EARLY SKILL DEVELOPMENT IS RELATED TO CHILDREN’S VIEWS OF THEIR FUTURES Some aspirations are associated with particularly high early literacy and social-emotional skills. Aspiring to be a scientist or engineer was associated with particularly high emergent literacy scores,9 while the role associated with the highest average social-emotional skills10 score was to be a pet groomer or animal care worker. Children who aspire to be artists, veterinarians and nurses also have high average emergent literacy skills. Children who aspire to be teachers and musicians had among the highest average socialemotional skills.

TABLE 3: TOP 10 ASPIRATIONS LINKED TO THE HIGHEST AVERAGE EMERGENT LITERACY AND SOCIAL-EMOTIONAL SKILLS

RANK

EMERGENT LITERACY

9

10

SOCIALEMOTIONAL SKILLS

Scientist or engineer

1

Pet groomer/ animal care worker

Artist

2

Dancer

Veterinarian

3

Pilot

Dancer

4

Scientist or engineer

Pilot

5

Musician

Hairdresser

6

Teacher

Builder

7

Hairdresser

Nurse

8

Fire-fighter

Shop sales assistant

9

Shop sales assistant

Pet groomer/ animal care worker

10

IELS findings show that gendered patterns in how children see their futures are clearly visible at the age of five, and are particularly pronounced for boys. The

International Early Learning and Well-Being Study will continue to ask young children how they see their futures, to track whether the gendered nature of young children’s aspirations changes over time.

?

Royalty

Emergent literacy refers to children’s oral language skills, such as listening comprehension, vocabulary knowledge and phonological awareness. It does not include any assessment of children’s reading or writing abilities. Emergent literacy skills are directly assessed in IELS. Social-emotional skills refer to children’s levels of trust, pro-social and non-disruptive behaviour. These skills are reported by children’s parents and teachers.

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REFERENCES Archer, L., DeWitt, J. and Wong, B. (2014), “Spheres of influence: What shapes young people’s aspirations at age 12/13 and what are the implications for education policy?”, Journal of Education Policy, Vol 29/1, pp. 58–85, https://doi.org/10.1080/02 680939.2013.790079. Chambers, N., et al. (2018), Drawing the future. Education and Employers, London. Croll, P. (2008), “Occupational choice, socio-economic status and educational attainment: A study of the occupational choices and destinations of young people in the British Household Panel Survey”, Research Papers in Education, Vol 23, pp. 243–268, https://doi.org/10.1080/02671520701755424. Flouri, E., et al. (2015), “Neighbourhood, school and family determinants of children’s aspirations in primary school”, Journal of Vocational Behavior, Vol 87, pp. 71–79, https://doi.org/10.1016/j.jvb.2014.12.006. Ganzeboom, H. B. G. (2010), “A new International Socio-Economic Index (ISEI) of occupational status for the International Standard Classification of Occupations 2008 (ISCO-08) constructed with data from the ISSP 2002–2007”, paper presented at the annual meeting of the International Social Survey Programme, Lisbon, Portugal. International Labour Office (2012), International Standard Classification of Occupations: ISCO-08, International Labour Organisation, Geneva. International Labour Organisation (2020), “These professions are dominated by women”, https://ilostat.ilo.org/fr/theseoccupations-are-dominated-by-women/ (accessed 21 January 2021). Mann, A., et al. (2019), Dream Jobs: Teenagers’ Career Aspirations and the Future of Work, OECD Publishing, Paris.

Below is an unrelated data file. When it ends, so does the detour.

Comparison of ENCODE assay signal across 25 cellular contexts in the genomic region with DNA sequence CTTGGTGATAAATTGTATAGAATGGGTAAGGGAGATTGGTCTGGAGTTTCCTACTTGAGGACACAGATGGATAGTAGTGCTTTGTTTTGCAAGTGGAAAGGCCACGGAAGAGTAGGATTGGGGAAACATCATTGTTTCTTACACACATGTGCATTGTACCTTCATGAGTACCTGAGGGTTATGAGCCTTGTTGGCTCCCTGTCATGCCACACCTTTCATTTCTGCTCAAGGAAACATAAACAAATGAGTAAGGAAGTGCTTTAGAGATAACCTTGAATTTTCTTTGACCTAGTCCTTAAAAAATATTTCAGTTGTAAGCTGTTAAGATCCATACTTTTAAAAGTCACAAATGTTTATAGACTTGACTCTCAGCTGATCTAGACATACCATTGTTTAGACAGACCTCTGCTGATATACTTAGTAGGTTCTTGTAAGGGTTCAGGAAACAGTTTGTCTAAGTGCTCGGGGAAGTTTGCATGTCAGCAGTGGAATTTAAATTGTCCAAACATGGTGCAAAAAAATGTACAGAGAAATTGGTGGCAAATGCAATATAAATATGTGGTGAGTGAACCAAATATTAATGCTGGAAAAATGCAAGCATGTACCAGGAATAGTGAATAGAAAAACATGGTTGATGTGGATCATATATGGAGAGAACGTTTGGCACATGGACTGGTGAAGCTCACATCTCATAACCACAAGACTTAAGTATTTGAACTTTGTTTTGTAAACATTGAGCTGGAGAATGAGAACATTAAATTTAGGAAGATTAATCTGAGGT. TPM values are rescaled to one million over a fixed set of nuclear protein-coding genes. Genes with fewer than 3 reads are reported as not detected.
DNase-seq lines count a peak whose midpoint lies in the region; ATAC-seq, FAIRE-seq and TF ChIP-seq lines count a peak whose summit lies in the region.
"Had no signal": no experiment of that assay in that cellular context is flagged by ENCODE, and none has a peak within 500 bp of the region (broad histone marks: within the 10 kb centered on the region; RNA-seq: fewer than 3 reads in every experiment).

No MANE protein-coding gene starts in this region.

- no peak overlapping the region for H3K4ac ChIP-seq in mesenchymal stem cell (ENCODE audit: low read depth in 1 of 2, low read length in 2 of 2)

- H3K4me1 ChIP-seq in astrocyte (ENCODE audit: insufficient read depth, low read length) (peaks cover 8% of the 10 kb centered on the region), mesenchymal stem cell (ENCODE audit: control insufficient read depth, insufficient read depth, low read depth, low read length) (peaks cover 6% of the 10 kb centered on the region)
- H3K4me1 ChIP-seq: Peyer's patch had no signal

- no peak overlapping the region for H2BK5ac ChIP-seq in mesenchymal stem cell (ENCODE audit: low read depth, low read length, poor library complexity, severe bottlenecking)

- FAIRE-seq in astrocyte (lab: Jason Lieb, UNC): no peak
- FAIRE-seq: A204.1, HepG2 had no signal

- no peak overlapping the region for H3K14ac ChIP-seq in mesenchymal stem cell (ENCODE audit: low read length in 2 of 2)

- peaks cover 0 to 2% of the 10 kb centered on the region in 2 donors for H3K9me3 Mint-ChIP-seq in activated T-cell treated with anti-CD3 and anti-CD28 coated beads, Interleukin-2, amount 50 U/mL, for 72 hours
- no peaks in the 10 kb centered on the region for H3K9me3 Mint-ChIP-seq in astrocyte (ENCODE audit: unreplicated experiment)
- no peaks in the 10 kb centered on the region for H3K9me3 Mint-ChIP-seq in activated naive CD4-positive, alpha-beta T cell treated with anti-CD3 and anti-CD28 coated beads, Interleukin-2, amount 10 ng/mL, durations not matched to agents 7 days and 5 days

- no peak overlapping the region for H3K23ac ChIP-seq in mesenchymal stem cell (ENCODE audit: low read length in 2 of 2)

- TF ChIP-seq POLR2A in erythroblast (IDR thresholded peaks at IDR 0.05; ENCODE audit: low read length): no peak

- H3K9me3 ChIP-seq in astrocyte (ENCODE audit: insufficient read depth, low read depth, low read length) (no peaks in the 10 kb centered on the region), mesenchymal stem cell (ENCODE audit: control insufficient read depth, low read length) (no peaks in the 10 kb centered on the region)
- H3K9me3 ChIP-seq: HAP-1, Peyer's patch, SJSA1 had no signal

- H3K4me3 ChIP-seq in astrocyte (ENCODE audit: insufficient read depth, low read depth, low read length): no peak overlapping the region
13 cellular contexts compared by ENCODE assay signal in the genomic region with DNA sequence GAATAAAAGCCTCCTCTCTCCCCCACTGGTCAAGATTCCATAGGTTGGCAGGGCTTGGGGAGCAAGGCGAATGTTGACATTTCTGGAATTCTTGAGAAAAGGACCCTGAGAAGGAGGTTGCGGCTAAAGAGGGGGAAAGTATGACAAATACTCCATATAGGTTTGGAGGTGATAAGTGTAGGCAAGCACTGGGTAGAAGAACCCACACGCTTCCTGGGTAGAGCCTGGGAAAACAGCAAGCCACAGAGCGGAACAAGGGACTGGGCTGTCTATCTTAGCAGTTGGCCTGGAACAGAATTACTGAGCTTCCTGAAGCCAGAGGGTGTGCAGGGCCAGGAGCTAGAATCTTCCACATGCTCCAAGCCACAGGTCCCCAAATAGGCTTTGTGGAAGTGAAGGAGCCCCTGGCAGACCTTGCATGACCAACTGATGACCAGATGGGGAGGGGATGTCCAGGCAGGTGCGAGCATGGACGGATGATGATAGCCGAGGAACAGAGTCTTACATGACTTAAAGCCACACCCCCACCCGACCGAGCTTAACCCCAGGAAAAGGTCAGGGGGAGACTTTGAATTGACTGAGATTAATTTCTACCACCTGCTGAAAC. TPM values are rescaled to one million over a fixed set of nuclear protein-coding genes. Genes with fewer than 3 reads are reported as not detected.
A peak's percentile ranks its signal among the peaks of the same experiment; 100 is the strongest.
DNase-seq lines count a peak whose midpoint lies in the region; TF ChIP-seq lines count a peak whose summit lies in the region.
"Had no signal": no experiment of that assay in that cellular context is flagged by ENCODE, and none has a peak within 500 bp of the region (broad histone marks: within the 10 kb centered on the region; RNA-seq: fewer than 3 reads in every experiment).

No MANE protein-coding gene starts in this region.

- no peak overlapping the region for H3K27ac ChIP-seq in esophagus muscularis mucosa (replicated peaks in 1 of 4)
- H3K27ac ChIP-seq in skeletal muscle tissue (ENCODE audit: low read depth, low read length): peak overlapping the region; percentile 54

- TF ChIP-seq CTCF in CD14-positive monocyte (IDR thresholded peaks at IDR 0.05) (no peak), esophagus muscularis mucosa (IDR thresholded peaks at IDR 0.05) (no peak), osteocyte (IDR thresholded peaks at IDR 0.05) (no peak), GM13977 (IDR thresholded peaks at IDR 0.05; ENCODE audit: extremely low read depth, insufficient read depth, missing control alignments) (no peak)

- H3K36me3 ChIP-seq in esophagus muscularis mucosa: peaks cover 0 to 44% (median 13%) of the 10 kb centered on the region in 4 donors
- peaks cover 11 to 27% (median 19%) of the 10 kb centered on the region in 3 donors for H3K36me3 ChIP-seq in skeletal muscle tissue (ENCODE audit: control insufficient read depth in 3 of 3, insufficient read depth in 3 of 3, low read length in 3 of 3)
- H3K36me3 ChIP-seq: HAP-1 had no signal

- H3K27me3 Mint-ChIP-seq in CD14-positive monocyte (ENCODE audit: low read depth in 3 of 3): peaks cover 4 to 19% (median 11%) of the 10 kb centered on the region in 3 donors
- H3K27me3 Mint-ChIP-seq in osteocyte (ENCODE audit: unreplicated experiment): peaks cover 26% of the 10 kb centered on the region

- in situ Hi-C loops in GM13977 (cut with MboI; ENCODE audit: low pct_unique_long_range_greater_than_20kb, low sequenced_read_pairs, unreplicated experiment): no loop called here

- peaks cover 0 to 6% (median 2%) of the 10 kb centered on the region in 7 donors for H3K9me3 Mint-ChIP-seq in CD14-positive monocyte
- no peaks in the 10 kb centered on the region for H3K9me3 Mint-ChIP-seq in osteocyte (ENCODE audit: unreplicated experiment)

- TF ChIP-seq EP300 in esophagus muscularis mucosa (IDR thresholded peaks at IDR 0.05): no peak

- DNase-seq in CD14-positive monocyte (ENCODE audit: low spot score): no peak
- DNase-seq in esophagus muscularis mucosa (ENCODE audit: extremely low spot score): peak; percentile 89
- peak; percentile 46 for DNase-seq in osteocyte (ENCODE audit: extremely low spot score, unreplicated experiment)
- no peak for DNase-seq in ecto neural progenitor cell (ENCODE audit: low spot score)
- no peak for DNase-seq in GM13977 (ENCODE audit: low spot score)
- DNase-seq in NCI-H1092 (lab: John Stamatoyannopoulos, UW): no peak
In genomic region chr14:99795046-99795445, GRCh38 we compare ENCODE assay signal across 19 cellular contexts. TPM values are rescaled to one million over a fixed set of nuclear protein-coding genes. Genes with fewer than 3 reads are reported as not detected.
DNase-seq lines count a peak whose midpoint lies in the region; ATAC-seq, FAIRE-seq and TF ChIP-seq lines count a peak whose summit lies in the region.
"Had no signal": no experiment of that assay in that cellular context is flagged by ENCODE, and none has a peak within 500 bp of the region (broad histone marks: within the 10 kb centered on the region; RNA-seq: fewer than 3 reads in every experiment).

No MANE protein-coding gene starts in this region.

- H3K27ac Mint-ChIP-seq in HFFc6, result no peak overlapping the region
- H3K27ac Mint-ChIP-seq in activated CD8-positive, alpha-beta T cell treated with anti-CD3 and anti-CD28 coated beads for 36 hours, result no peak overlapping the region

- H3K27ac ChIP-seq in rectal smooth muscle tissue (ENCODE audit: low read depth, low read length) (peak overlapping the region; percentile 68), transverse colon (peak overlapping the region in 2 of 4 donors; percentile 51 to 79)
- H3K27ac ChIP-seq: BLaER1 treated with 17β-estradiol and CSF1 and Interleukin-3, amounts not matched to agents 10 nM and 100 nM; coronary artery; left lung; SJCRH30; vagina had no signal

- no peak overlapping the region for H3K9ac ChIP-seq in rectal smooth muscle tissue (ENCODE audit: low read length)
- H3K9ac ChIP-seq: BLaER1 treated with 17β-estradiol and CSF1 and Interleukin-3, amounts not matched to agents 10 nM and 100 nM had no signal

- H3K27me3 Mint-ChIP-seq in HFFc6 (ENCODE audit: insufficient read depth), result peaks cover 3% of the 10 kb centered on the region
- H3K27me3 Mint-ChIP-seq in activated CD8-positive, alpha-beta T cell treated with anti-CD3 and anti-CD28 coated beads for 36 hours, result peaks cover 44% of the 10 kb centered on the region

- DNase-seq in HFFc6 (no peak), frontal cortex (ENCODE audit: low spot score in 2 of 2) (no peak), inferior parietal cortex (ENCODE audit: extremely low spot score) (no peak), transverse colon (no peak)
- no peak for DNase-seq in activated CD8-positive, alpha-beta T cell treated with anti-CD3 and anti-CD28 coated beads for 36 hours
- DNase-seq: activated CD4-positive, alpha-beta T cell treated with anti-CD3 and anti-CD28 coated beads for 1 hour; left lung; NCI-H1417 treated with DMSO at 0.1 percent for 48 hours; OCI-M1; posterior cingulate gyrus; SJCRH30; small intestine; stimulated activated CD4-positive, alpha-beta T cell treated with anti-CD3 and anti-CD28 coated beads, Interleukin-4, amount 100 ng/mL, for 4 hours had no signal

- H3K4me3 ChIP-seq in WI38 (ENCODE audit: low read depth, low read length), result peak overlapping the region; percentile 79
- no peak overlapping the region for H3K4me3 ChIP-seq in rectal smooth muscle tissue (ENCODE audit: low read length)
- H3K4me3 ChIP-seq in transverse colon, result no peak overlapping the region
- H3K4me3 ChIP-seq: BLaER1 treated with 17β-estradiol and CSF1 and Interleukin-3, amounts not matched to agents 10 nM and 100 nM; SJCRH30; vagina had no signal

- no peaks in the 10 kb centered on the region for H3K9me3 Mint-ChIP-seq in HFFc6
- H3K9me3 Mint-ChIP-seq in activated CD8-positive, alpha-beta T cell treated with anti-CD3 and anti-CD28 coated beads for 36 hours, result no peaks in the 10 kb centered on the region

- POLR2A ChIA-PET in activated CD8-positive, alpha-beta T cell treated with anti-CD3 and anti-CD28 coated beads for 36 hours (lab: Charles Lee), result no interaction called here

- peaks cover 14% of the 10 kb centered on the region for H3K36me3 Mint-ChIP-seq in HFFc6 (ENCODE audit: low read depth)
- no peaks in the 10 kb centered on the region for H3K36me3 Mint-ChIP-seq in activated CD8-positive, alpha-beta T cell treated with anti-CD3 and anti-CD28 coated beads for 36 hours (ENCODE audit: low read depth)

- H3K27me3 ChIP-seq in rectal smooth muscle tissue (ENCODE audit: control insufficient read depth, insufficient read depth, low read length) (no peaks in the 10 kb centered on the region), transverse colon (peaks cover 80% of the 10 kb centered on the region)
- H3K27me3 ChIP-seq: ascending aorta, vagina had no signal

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FIND OUT MORE:

PHOTO CREDITS

To learn more about gender differences among five-year-olds:

3445128471/Shutterstock.com weedezign/Shutterstock.com PR Image Factory/Shutterstock.com Glenda/Shutterstock.com

Read the summary report on the International Early Learning and Wellbeing Study (IELS): http://www. oecd.org/education/school/early-learning-and-childwell-being-study/early-learning-and-child-well-being3990407f-en.htm

Watch the video presentation by Andreas Schleicher, Director of Education and Skills at the OECD, on the key findings of the IELS study, including key gender differences: https://www.youtube.com/watch?v=_g4p7FYRYk&feature=emb_title

Read the full international report: Early Learning and Child Well-being – A study of five-year-olds in England, Estonia and the United States: http://www.oecd.org/ education/school/early-learning-and-child-well-beingstudy/early-learning-and-child-well-being-3990407f-en. htm

Check out the OECD Early Learning and Child Well-being website at: www.oecd.org/education/school/earlylearning-and-child-well-being-study

Learn more about the OECD’s wider work on child wellbeing via: http://www.oecd.org/social/family/child-wellbeing

Send questions and comments to the OECD Early Learning and Child Well-being team: earlylearning@oecd.org

This work is published under the responsibility of the Secretary-General of the OECD. The opinions expressed and arguments employed herein do not necessarily reflect the official views of the member countries of the OECD. This document, as well as any data and map included herein, are without prejudice to the status of or sovereignty over any territory, to the delimitation of international frontiers and boundaries and to the name of any territory, city or area. © OECD 2021 The use of this work, whether digital or print, is governed by the Terms and Conditions to be found at http://www.oecd.org/termsandconditions. 13

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The Future at Five: Gendered Aspirations of Five-Year-Olds  

Gender norms are evident in what many children say at age five about what they want to be or do when they grow up, according to new data fro...

The Future at Five: Gendered Aspirations of Five-Year-Olds  

Gender norms are evident in what many children say at age five about what they want to be or do when they grow up, according to new data fro...